- Our Work
- Get Involved
- Inside Heifer
- Ideas in Action
Heifer applauds and supports the vital work of disaster relief organizations. However, in times of crisis, it's important to explain the distinction between their work and ours.
Ever since our founder, Dan West, came up with the phrase "not a cup, but a cow," Heifer's approach to providing global assistance to struggling countries has been characterized by long-term development, rather than short-term relief.
After immediate needs for food, shelter, fresh water, clothing and other necessities have been met, Heifer works within communities to empower disaster survivors with the economic means - such as livestock, training and other resources - to rebuild their families, their neighborhoods and their hope for sustainable futures.
Here's how Heifer International works:
A typical Heifer project consists of three essential components:
And it all starts in a community.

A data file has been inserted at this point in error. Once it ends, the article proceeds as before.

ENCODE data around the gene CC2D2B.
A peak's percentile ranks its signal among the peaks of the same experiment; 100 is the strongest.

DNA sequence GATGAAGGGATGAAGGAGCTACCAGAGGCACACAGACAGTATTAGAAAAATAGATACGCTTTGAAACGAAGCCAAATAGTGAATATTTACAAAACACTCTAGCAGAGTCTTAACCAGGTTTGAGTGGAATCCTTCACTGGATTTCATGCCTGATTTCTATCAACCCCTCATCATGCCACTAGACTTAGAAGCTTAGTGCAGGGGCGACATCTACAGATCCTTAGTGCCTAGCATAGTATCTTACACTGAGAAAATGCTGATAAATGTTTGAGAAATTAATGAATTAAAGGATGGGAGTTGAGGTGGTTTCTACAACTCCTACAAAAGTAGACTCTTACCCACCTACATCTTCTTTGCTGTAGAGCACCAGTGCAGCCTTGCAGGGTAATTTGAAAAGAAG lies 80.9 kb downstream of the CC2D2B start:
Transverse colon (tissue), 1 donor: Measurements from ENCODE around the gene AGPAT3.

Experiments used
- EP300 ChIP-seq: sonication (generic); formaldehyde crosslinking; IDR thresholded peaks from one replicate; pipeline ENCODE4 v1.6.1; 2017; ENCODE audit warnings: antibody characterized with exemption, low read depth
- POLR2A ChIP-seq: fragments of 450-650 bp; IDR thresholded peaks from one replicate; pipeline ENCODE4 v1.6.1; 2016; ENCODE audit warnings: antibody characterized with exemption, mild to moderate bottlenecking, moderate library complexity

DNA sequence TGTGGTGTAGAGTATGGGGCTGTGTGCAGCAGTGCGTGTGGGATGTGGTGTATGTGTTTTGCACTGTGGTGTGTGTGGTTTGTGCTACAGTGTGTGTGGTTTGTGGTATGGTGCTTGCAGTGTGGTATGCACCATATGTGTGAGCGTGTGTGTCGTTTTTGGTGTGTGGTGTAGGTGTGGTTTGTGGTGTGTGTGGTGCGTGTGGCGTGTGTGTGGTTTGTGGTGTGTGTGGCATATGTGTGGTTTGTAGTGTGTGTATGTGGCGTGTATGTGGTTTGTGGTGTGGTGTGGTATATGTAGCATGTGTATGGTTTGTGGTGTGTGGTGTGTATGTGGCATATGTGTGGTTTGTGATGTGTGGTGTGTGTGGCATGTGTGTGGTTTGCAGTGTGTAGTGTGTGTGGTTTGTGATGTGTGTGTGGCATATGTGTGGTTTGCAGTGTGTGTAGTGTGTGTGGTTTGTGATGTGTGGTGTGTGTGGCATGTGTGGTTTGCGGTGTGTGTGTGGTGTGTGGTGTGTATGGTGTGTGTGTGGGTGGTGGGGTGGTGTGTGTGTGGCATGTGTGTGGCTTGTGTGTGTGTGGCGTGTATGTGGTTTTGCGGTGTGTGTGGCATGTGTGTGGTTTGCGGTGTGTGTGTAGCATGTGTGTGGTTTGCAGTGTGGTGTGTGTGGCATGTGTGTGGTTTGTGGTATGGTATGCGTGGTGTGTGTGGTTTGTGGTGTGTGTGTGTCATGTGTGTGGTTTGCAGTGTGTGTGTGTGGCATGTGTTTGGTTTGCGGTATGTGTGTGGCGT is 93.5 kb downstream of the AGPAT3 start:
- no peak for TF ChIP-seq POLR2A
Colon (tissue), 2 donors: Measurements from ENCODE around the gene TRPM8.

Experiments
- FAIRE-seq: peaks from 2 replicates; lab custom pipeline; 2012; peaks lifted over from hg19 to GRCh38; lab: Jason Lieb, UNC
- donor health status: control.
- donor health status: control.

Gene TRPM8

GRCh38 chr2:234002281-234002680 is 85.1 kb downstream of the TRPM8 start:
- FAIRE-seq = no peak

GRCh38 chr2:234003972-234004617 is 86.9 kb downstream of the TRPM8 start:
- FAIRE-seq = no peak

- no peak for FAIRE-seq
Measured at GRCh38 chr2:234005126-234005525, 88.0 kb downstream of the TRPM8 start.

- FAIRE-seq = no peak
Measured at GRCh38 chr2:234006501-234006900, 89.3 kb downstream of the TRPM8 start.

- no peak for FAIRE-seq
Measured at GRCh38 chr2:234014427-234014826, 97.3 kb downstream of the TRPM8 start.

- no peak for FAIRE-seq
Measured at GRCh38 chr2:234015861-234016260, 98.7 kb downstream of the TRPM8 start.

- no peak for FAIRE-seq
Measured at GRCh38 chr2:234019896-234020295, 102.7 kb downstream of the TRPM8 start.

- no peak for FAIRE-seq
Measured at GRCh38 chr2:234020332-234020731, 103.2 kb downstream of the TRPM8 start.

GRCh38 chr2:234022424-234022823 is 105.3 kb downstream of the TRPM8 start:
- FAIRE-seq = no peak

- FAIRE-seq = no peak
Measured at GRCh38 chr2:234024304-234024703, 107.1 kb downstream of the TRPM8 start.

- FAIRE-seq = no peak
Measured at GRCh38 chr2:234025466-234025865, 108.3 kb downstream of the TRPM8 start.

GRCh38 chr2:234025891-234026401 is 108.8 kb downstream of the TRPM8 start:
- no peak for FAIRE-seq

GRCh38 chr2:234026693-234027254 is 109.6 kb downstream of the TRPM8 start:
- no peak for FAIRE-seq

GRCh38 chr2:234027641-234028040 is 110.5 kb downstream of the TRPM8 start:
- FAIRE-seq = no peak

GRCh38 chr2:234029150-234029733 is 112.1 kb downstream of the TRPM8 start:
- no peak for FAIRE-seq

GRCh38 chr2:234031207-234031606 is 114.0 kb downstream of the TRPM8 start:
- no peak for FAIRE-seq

First, Heifer helps a community group analyze their situation. They ask: What do we need? What are our resources? What would we like to see happen in five years? Then, they plan specific activities to achieve their goals.
At this point, the Heifer "living loan" becomes reality. Farmers prepare for their animals by participating in training sessions, building sheds, and sometimes planting trees and grasses.
Then the livestock arrives – bringing with it the benefits of milk, wool, draft power, eggs and offspring to pass on to another farmer.
Finally, the group evaluates its progress, and the cycle repeats as the group moves to more and more ambitious goals, each time visioning, deciding, implementing and reflecting.
Every family and community that receives assistance promises to repay their living loan by donating one or more of their animal's offspring to another family in need. This practice of "Passing on the Gift" ensures project sustainability, develops community and enhances self-esteem by allowing project partners to become donors.
This is Heifer's sustainable approach to ending hunger and poverty – one family, one animal at a time. It's not temporary relief. It's not a handout. It's securing a future with generations of people who have hope, health and dignity.